'Sorry, we cannot cope': Belgian hospital chief rebukes calls for Christmas relaxations

'Sorry, we cannot cope': Belgian hospital chief rebukes calls for Christmas relaxations
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A Belgian hospital chief strongly rebuked a party chief's calls for coronavirus rules to be relaxed for Christmas, saying hospitals could not weather a third wave of the pandemic.

"Sorry, we cannot cope with a third wave," Elisabeth De Waele, the head of the intensive care unit (ICU) of the UZ Brussel university hospital said in a TV interview on Thursday.

"For us, the light at the end of the tunnel is just another train. It's coming again — a third wave? No, that is no longer possible," she stressed.

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De Waele was reacting to statements by Georges-Louis Bouchez, the head of the ruling Francophone liberals (MR), who the day before had said Christmas should not be celebrated "via Skype" and that gatherings of up to four people could still be possible.

"We will have a Christmas rush in the ICU in that case, we won't be able to do it. Sorry, we can no longer do that," she said.

De Waele, who was quick to warn that hospital capacity risked collapsing amid the second wave, also said that hospitals would not be out of the woods after the second wave of the pandemic receded.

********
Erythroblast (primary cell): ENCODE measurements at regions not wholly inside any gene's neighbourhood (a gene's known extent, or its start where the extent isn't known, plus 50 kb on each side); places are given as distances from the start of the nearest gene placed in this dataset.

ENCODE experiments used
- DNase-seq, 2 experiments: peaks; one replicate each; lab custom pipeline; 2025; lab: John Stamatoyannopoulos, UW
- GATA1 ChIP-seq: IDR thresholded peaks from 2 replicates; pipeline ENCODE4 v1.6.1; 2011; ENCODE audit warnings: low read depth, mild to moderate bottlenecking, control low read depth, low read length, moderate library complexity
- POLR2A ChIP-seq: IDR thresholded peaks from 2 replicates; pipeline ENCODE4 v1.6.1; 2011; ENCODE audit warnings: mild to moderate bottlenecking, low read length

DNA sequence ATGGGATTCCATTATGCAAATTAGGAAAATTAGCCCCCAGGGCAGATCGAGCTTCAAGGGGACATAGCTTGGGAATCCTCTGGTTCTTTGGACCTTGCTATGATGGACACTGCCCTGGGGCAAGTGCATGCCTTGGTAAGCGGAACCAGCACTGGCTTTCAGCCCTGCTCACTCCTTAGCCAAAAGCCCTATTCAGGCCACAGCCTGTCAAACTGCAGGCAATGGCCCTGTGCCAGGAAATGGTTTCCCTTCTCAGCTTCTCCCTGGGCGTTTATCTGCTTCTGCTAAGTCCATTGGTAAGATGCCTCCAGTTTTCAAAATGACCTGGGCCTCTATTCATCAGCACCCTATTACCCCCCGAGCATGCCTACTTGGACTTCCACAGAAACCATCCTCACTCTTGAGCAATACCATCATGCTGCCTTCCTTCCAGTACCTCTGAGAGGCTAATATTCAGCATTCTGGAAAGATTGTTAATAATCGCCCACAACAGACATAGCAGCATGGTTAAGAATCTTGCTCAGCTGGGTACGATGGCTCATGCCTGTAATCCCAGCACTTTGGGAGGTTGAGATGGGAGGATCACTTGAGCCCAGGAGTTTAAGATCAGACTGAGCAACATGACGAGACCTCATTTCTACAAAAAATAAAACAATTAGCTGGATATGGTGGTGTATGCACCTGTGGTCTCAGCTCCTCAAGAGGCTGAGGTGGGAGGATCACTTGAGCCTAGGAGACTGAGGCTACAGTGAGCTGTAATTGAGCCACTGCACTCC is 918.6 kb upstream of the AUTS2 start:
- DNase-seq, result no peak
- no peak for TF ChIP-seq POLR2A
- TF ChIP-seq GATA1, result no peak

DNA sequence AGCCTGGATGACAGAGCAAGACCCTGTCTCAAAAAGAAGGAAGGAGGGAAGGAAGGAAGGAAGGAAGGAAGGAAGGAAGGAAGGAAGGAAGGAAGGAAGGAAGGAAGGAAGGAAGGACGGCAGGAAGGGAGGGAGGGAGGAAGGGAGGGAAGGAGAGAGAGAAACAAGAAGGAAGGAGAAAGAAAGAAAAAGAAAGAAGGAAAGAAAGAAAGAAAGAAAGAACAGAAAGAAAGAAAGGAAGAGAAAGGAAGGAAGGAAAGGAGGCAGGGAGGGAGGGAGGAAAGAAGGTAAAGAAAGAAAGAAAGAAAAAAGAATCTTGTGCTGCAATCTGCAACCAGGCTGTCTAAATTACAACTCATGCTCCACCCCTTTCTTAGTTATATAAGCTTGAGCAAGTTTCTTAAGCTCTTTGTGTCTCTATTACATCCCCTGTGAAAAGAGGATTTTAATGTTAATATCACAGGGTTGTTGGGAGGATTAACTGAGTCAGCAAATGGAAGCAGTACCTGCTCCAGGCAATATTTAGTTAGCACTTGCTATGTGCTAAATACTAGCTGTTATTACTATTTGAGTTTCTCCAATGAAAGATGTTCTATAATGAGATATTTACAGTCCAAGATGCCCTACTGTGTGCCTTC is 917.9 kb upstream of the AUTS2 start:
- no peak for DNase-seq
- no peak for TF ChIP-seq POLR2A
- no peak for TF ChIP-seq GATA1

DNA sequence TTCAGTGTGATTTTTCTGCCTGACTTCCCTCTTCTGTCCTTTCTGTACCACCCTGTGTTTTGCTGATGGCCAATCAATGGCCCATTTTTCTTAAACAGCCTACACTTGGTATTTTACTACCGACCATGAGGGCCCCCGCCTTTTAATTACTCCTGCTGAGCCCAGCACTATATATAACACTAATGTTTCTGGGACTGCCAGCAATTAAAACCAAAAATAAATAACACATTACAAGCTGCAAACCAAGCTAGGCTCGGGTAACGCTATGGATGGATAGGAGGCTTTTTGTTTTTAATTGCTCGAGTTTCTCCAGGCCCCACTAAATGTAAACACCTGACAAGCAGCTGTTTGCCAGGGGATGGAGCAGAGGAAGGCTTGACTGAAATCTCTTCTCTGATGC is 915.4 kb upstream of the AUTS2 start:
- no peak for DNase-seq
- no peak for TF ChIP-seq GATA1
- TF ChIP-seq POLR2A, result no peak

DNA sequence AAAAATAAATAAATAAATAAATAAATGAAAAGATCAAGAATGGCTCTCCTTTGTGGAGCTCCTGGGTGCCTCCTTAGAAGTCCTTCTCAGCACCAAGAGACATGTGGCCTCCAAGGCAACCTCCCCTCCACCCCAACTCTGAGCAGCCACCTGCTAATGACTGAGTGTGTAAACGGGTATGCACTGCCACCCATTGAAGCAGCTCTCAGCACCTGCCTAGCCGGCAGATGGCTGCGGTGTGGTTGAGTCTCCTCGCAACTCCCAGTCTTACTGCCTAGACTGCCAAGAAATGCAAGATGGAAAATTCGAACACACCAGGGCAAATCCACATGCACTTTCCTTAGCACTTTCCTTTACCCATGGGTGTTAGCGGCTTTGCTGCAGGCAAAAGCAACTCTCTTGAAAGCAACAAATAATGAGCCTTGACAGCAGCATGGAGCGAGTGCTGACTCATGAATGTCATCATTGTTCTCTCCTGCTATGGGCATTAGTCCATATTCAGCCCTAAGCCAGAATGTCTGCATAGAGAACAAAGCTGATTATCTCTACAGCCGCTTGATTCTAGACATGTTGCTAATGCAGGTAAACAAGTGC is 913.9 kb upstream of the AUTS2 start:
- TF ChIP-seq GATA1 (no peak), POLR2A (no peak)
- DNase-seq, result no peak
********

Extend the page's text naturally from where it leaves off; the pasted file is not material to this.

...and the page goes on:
"We know that, after a Covid (sic) wave, there will come a non-Covid wave — people whose operations and consultations have been postponed. People who sometimes seek and need help too late," she said.

Her statements come as Belgian leaders are set to gather on Friday to review the current coronavirus measures, with some ministers saying that the upcoming holiday period will be taken into account.

But the doctor warned against hastily relaxing the restrictions, which currently allow each person to have only one close contact outside their own household.

"People in healthcare do what they can," she said, adding: "How often can you ask: Can you still come and help? I don't know how much longer we'll be willing to keep up that tour de force."

As he confirmed that the government was exploring scenarios for the holidays, virologist and government advisor Marc Van Ranst noted that Christmas would hardly be the only holiday impacted by the global epidemic.

"Other religions have not been able to celebrate as usual, only with family," he said, adding that, even as admissions were slowing down, hospitals were still in the thick of it.

"There are still 1,450 people in intensive care," he said. "Yesterday, we saw another record of the number of people needing ventilation. There is no decline in the ICU yet, so I understand that they are sounding the alarm."

Gabriela Galindo

The Brussels Times

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